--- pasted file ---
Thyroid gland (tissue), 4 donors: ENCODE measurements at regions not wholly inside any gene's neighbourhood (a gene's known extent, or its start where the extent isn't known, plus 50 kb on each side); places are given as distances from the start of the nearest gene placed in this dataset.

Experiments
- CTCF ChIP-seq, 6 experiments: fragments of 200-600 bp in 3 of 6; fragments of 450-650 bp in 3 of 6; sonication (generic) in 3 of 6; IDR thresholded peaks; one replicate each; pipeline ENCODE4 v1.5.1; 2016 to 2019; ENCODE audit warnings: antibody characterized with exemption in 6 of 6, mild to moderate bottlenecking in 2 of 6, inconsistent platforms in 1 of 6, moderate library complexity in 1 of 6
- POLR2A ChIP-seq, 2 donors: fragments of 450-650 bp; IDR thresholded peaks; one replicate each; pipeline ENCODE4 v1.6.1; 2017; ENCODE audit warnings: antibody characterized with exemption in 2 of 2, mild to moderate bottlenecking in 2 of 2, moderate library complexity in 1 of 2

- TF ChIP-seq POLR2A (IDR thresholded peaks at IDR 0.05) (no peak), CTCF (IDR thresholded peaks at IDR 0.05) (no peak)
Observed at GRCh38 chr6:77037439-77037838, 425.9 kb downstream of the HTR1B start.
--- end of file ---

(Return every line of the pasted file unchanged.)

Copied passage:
Thyroid gland (tissue), 4 donors: ENCODE measurements at regions not wholly inside any gene's neighbourhood (a gene's known extent, or its start where the extent isn't known, plus 50 kb on each side); places are given as distances from the start of the nearest gene placed in this dataset.

Experiments
- CTCF ChIP-seq, 6 experiments: fragments of 200-600 bp in 3 of 6; fragments of 450-650 bp in 3 of 6; sonication (generic) in 3 of 6; IDR thresholded peaks; one replicate each; pipeline ENCODE4 v1.5.1; 2016 to 2019; ENCODE audit warnings: antibody characterized with exemption in 6 of 6, mild to moderate bottlenecking in 2 of 6, inconsistent platforms in 1 of 6, moderate library complexity in 1 of 6
- POLR2A ChIP-seq, 2 donors: fragments of 450-650 bp; IDR thresholded peaks; one replicate each; pipeline ENCODE4 v1.6.1; 2017; ENCODE audit warnings: antibody characterized with exemption in 2 of 2, mild to moderate bottlenecking in 2 of 2, moderate library complexity in 1 of 2

- TF ChIP-seq POLR2A (IDR thresholded peaks at IDR 0.05) (no peak), CTCF (IDR thresholded peaks at IDR 0.05) (no peak)
Observed at GRCh38 chr6:77037439-77037838, 425.9 kb downstream of the HTR1B start.